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Testing isn’t the only pandemic-related area where transparency is lacking | READER COMMENTARY

In this Friday, May 15, 2020, file photo, Maryland Gov. Larry Hogan wears a mask with the Maryland state flag on it following a tour of Coastal Sunbelt Produce in Laurel.
In this Friday, May 15, 2020, file photo, Maryland Gov. Larry Hogan wears a mask with the Maryland state flag on it following a tour of Coastal Sunbelt Produce in Laurel. (Andrew Harnik/AP)

It’s about time journalists pointed out the hypocrisy of politicians bragging about “transparency” while demonstrating a complete disregard for it. Given the perfect opportunity to be open and forthright with the facts, Maryland’s executive branch and those who manage the state’s subdivisions have all but refused to divulge any of the factual basis for their sweeping and momentous near-daily pronouncements. The botched distribution of 500,000 virus test kits from South Korea is just the tip of the iceberg (“What’s lacking from Maryland’s COVID-19 test kits? A dose of transparency,” May 28).

Gov. Larry Hogan, after initially winning praise for his no-nonsense and clearly articulated leadership, appears to have suddenly stopped giving the public access to the raw facts on which his decisions were based. And the various county executives have followed his lead, making hugely significant decisions about reopening (or not reopening) while providing next to no factual basis for their confusing, overlapping and contradictory edicts. The daily publication of raw numbers of cases by county, age group, ethnicity, etc., sheds almost no light on any of these vitally important decisions.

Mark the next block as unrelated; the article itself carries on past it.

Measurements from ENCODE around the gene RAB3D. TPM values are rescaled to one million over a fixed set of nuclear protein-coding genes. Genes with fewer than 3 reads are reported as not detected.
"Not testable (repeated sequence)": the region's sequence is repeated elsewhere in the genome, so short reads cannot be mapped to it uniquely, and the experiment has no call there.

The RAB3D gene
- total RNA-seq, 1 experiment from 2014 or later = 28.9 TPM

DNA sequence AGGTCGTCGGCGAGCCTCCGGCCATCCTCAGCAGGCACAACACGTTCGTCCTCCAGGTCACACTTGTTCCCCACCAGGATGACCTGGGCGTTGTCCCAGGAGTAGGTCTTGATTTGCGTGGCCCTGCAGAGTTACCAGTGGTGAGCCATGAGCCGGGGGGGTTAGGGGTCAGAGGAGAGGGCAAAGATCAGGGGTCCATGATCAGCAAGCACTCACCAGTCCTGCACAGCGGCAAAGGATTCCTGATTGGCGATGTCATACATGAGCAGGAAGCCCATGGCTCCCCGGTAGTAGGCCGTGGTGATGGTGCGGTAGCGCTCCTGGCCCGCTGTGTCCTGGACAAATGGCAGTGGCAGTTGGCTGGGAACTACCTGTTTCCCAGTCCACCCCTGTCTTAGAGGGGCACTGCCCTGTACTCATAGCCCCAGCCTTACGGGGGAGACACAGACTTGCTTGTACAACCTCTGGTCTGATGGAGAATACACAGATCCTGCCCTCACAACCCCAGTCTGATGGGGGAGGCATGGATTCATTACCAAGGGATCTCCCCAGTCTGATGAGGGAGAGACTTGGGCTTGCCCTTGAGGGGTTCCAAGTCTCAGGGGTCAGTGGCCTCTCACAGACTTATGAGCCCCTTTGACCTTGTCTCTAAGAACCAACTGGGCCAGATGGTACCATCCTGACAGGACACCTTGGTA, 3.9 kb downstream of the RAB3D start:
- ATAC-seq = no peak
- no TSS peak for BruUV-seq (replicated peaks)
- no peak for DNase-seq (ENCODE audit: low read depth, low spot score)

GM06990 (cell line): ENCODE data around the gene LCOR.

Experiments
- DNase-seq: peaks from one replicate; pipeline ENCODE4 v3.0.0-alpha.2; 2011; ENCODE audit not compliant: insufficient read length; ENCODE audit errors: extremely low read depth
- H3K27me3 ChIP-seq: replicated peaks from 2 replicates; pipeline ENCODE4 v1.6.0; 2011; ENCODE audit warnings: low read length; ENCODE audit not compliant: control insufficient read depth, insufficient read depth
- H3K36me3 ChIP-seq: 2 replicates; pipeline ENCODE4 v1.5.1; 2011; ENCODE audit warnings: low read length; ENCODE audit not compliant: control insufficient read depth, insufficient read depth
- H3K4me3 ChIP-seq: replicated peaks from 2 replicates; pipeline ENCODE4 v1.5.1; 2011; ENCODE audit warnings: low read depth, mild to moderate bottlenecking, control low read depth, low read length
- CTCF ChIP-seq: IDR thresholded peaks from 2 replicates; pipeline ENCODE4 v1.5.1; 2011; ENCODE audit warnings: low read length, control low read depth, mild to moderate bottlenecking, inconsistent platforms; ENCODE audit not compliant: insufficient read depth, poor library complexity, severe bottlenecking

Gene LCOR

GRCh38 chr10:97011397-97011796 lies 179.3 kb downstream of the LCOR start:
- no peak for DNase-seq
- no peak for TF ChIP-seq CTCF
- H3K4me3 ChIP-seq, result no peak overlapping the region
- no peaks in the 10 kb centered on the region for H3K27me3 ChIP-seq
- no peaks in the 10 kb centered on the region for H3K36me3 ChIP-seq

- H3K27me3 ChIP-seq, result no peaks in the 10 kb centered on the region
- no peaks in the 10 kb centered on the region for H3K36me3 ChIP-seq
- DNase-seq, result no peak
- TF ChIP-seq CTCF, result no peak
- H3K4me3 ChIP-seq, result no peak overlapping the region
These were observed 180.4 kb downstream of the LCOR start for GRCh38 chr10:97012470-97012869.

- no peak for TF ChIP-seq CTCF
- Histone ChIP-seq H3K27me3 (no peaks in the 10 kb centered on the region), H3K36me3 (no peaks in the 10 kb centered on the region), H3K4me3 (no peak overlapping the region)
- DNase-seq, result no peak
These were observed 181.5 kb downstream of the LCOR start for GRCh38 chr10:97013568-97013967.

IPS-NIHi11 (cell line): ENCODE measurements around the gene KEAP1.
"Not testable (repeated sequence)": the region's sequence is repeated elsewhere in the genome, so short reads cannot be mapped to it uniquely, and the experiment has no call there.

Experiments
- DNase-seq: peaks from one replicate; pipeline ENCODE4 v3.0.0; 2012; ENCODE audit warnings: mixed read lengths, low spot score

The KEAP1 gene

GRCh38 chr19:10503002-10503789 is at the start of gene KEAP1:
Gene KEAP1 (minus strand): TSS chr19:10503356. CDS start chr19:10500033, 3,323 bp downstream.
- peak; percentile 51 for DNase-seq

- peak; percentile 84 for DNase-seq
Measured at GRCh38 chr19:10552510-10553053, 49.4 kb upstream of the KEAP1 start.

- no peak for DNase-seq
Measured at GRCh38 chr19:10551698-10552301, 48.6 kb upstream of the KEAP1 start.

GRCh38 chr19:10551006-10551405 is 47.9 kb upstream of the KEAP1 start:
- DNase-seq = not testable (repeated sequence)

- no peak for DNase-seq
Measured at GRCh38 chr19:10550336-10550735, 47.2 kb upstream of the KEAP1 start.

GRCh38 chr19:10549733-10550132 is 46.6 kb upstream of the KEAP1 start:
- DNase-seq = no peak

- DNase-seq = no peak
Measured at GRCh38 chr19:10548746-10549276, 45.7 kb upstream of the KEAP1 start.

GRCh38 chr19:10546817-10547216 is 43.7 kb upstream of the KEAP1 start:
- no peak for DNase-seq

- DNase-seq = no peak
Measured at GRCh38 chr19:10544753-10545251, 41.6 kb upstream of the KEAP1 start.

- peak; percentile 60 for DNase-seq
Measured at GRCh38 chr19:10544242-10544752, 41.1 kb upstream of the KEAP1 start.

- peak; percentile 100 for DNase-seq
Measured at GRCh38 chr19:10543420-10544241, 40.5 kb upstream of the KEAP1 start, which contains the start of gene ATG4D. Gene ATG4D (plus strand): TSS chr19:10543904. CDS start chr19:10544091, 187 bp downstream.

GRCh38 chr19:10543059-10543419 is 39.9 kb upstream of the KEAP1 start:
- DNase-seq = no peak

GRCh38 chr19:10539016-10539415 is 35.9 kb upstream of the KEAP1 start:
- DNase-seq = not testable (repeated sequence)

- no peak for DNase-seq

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The governor initially set out a set of four building blocks on which he stated he would decide about the pacing of reopening: testing capacity, hospital surge capacity, contract tracing capacity and personal protective equipment availability. All of these measurements could reasonably and logically be regarded as foundational to responsible decision-making about reopening. But neither he, nor any state governmental agency has issued any specific report on these easily-understood metrics. All we get is an unsubstantiated proclamation that “we are now ready” for whatever new executive declaration is about to be made.

If the numerical goal had been articulated, and if there had been frequent and transparent reporting on progress against this goal, there would be no need to convince the public of readiness. We can handle the facts, but we are not getting them and it’s the rightful function of journalism to pursue them with dogged determination.

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Cal Oren, Catonsville

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